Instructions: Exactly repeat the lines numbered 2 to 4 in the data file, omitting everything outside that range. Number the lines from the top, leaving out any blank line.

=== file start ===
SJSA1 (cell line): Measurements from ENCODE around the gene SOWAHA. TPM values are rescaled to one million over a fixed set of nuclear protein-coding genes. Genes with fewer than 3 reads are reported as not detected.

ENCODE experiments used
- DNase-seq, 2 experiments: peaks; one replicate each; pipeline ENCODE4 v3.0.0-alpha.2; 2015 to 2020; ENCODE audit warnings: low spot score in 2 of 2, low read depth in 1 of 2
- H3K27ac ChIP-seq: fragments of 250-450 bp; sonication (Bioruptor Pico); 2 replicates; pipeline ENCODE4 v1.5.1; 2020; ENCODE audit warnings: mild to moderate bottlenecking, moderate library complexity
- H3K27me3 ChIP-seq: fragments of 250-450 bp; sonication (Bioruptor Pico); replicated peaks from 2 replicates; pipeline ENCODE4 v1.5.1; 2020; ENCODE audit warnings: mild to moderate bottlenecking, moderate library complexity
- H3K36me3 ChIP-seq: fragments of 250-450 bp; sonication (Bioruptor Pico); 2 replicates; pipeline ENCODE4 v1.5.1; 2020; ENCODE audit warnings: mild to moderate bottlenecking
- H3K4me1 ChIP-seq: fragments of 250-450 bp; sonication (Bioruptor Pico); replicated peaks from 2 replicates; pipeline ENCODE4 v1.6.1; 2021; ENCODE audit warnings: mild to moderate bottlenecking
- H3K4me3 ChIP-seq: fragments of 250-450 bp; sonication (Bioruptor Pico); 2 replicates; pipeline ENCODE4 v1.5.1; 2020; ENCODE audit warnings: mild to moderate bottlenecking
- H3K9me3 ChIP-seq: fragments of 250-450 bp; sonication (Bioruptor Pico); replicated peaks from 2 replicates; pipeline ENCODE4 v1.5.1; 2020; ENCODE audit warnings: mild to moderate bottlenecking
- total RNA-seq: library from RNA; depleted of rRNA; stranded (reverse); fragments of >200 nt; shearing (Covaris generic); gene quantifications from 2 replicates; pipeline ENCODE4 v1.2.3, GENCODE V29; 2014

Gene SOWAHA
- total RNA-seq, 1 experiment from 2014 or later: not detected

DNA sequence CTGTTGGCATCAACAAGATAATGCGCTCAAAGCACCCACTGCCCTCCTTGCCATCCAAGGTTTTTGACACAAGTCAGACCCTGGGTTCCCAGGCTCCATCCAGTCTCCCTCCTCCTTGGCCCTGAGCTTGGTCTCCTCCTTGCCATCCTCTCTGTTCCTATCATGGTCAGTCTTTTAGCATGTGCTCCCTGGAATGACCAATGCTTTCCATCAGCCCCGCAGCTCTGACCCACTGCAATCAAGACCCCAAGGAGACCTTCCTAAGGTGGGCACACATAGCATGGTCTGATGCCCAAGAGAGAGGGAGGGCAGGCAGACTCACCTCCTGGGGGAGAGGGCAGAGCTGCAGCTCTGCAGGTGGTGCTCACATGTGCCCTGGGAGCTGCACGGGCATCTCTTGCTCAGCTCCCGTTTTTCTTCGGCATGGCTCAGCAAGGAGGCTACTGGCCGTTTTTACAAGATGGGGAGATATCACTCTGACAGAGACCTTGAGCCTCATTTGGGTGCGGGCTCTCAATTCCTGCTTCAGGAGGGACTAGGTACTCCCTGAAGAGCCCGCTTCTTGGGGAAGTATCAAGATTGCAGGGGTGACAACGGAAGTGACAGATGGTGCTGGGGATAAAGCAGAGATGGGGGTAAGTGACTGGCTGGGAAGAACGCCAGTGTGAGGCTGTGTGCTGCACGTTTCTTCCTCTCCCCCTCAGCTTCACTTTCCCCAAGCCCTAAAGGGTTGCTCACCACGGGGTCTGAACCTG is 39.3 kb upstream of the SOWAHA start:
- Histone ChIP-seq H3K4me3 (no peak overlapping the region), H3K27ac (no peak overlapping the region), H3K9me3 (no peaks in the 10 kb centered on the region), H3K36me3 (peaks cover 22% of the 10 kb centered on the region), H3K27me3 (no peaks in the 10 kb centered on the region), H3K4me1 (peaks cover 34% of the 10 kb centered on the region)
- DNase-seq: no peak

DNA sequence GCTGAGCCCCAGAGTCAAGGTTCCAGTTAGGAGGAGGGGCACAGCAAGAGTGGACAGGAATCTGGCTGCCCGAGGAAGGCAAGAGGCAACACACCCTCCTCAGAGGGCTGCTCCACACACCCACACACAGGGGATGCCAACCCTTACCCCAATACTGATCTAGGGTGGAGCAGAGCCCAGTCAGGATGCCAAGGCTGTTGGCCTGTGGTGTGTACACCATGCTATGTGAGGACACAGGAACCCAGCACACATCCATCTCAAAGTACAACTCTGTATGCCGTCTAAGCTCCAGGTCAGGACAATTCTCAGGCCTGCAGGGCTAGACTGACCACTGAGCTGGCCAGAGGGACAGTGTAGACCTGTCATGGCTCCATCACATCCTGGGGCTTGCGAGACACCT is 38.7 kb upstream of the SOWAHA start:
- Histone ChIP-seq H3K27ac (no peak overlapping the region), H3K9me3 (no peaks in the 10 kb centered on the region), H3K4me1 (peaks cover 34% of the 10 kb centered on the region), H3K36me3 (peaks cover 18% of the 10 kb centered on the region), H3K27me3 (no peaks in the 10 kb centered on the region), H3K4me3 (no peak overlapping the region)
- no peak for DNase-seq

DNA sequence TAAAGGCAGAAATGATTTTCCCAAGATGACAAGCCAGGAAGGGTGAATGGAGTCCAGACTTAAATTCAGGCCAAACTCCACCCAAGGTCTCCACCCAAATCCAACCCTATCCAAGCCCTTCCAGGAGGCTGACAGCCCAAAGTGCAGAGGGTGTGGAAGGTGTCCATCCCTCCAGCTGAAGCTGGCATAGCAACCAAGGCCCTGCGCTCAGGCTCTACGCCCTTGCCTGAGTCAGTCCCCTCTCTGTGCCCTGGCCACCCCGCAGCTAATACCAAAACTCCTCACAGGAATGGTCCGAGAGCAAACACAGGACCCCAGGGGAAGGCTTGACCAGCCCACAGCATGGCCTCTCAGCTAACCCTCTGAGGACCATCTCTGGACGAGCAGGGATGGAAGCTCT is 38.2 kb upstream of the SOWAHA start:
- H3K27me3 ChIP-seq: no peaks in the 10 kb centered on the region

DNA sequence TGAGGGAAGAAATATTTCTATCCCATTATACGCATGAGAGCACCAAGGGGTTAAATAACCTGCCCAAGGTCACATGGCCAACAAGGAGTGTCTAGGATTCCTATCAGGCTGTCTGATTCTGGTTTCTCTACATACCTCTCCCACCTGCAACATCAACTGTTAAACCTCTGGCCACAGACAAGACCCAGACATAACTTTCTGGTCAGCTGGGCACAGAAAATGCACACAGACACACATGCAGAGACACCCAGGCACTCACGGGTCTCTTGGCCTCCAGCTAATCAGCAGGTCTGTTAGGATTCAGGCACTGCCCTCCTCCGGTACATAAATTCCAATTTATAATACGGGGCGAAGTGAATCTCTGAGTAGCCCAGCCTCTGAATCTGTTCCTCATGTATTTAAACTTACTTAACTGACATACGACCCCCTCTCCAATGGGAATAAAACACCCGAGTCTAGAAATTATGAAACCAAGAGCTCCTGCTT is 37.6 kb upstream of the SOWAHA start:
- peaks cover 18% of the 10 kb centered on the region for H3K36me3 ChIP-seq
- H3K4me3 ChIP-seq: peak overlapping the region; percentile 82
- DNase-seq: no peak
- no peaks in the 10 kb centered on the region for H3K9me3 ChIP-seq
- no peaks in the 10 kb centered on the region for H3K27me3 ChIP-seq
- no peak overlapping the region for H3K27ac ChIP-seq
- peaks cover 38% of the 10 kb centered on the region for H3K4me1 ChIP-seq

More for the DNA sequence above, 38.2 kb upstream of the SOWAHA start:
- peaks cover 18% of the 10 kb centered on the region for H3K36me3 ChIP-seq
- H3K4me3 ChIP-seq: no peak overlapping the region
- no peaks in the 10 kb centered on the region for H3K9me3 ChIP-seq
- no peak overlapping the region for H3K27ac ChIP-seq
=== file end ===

ENCODE experiments used
- DNase-seq, 2 experiments: peaks; one replicate each; pipeline ENCODE4 v3.0.0-alpha.2; 2015 to 2020; ENCODE audit warnings: low spot score in 2 of 2, low read depth in 1 of 2
- H3K27ac ChIP-seq: fragments of 250-450 bp; sonication (Bioruptor Pico); 2 replicates; pipeline ENCODE4 v1.5.1; 2020; ENCODE audit warnings: mild to moderate bottlenecking, moderate library complexity